May 9: Che Chen with Talice Lee and Patrick Holmes at Roulette. With 75 Dollar Bill, guitarist Che Chen and wood crate banging percussionist Rick Brown have brought junk-fi guitar rock minimalism to unexplored sonic realms. For this Roulette commission, Chen trades in his hypnotic groundswell of free-improv-inspired and Eastern-melodious riff wonder for a stash of miscellaneous instruments (bass recorder, voice, electric organ) in this new project with Talice Lee (violin, voice) and Patrick Holmes (clarinet, voice), that is certain to offer new directions in sound and vision.

May 11: Roman Filiu Quarteria at The Jazz Gallery. Cuban-born, New York City-based saxophonist Filiu has served as sideman in the groups of such jazz royalty as Henry Threadgill, Steve Coleman, David Virelles, and Dafnis Prieto, while being a forward-thinking and outstanding composer and bandleader in his own right. Tonight, he celebrates the release of Quarteria, a sprawling statement of epic, free-improv wizardry and an electrifying ride teeming with polyrhythmic fervor, lyrical beauty and spirited dynamics that youíd expect from an ensemble that counts Ralph Alessi, Dayna Stephens, Maria Grand, Virelles, Matt Brewer, Craig Weinrib and Yusnier Sanchez as members.

May 11: The Melvins and All Souls at Warsaw. The heaviest of the heavies, avant-metal kingpins the Melvins keep trudging on, forever blazing a sludge, doom, and stoner trail. On the new Pinkus Abortion Technician, the core duo of guitarist/singer King Buzz and drummer Dale Crover, with the two-bass tandem of Butthole Surfer’s Jeff Pinkus and Steven McDonald of Redd Kross, defy convention once again with a schizoid pop/damaged boogie beast complete with covers of James Gang, the Beatles, and Butthole Surfers. Fellow L.A. pop-centric alt-metal crew All Souls fittingly open the show with their positively hooky blitz of Melvins-style grungy crunch and earworm-catchy anthems from the KISS playbook.

May 13: Great Music at St. Bart’s: Morton Feldman’s Patterns in a Chromatic Field Performed by Marilyn Nonken & Stephen Marotto in The St. Bart’s Chapel. The Great Music at St. Bart’s has been presenting choice new music concerts over the past several seasons, while somehow staying under the radar. This performance of one of Feldman’s great, late works should put them on the map. With the quiest and stillness that Feldman is famous for, Patterns in a Chromatic field weaves what is at times a mind-bending complexity and mesmerizing beauty.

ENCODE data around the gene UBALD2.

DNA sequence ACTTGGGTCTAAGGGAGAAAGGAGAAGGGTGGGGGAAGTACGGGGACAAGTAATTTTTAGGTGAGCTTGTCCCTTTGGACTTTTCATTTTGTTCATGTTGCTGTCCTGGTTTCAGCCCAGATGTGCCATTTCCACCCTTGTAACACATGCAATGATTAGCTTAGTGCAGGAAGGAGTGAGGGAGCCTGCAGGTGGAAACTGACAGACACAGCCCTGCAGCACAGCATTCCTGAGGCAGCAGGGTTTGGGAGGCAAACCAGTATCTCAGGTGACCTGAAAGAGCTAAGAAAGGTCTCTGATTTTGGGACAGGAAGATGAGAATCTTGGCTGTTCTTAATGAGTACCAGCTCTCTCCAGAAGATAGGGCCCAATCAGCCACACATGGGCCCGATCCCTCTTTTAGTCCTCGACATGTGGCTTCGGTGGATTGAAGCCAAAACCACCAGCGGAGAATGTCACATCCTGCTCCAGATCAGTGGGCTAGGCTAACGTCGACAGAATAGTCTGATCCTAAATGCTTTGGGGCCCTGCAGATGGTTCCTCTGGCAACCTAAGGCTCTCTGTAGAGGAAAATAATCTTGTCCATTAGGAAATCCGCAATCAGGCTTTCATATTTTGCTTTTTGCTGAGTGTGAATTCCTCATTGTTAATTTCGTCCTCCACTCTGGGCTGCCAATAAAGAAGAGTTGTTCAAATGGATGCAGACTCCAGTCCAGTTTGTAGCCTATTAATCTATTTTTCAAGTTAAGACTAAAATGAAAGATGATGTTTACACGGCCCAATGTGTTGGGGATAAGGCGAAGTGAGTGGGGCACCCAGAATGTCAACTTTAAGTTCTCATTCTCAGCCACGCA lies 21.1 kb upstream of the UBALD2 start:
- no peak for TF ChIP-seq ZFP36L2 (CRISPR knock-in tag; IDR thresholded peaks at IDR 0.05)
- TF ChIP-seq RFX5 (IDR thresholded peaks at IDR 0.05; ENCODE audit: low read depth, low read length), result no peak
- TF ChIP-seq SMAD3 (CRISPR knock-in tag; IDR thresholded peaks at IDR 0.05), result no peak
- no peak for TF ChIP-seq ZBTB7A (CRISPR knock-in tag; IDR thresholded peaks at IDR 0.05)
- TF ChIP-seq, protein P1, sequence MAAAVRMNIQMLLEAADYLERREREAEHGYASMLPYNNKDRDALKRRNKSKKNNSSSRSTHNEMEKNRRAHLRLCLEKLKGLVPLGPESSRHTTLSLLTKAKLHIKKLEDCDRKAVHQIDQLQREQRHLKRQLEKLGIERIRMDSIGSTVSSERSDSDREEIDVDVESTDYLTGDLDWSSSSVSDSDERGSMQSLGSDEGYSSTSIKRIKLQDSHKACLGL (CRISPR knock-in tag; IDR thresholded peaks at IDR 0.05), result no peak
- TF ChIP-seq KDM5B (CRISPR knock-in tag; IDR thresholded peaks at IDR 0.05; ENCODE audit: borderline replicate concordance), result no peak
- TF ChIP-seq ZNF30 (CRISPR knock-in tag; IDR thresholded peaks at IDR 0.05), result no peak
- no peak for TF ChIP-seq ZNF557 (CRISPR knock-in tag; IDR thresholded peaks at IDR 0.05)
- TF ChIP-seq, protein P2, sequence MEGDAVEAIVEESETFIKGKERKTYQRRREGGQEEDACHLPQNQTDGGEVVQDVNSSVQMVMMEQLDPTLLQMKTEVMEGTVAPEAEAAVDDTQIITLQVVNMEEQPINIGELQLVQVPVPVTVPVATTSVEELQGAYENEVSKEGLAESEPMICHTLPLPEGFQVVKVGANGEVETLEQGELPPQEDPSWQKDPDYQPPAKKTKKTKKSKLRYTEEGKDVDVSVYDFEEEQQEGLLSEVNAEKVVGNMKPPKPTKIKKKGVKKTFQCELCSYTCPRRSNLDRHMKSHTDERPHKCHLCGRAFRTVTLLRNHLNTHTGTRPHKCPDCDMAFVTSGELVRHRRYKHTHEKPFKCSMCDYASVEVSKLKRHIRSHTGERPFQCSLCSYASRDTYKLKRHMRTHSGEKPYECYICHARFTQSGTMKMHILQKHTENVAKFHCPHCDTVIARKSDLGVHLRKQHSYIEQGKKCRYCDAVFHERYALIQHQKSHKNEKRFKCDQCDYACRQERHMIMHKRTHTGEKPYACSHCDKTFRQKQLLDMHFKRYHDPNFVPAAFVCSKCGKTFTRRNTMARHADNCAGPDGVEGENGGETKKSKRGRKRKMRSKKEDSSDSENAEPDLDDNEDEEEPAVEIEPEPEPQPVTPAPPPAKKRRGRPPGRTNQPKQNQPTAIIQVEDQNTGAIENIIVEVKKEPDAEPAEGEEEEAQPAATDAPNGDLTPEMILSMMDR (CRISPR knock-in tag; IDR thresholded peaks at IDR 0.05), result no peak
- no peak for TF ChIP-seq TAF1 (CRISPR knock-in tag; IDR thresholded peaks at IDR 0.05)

May 13: Oracle Hysterical at National Sawdust. Evocative art pop from the unlikeliest of sources, Euripides play Hecuba. Oracle Hysterical, a group made up of new classical and early music performers, has crafted a lovely and elegant album (out May 11 on National Sawdust’s label) about a terrifying, savage tragedy. Listen to our May podcast for more.

May 16: The Sea and Cake + James Elkington at Elsewhere (Hall). Post-rock pioneers The Sea and Cake debuted nearly a quarter-century ago and their shapeshifting blend of pop, jazz, and electronics sounds as fresh today as it did back then. The trio of Sam Prekop, John McEntire, and Archer Prewitt are touring behind electro-pop pleasure Any Day, their first new album in six years, and its breezy, synth-peppered complexities, lush arrangements, and saccharine melodies are a sun-splashed joy.

May 16: Darshan + Elana Brody at DROM. Chant Records, the brainchild of Zorn-heads Jon Madof and Shanir Ezra Blumenkranz, launched late last year with a flurry of releases that showcase their fringe-crossing palate for world music, experimental music, and free jazz. That blend is perfectly colored on Raza, the debut from Darshan. Putting a new-world spin on traditional Jewish music, singers Basya Schechter (of Pharaoh’s Daughter) and aShir Yaakov, and rapper Eden Pearlstein (a/k/a ePRHYME) make their own unique form of Radical Jewish Culture, taking Judaic songs and poetry and transforming it into a spiritual and infectious amalgam of Hip-Hop grittiness and danceable Eastern melodies.

May 18: Welf Dorr Unit record release at Nublu. Saxophonist Welf Dorr is out for Blood on the fittingly titled debut of his Unit. Like Sonny Sharrock’s touchstone Ask The Ages, or more recently Reclamation by Burning Ghosts, Dorr unleashes a brutal and blustery aural overload on Blood that floors the punk, metal, and funk-jazz pedal into high gear.

May 18: Reg Bloor CD Release with Hubble, Samantha Riott and Radio Shock at Muchmore’s. A veteran of the ensembles conducted by no wave original Glenn Branca, Reg Bloor is a guitarrorist who has mastered the art of shred. On her second solo going called Sensory Irritation Chamber, Bloor goes for the sonic jugular again with a cutthroat-precise wailing of riffs that draws from tech-metal, no wave ,and industrial music realms.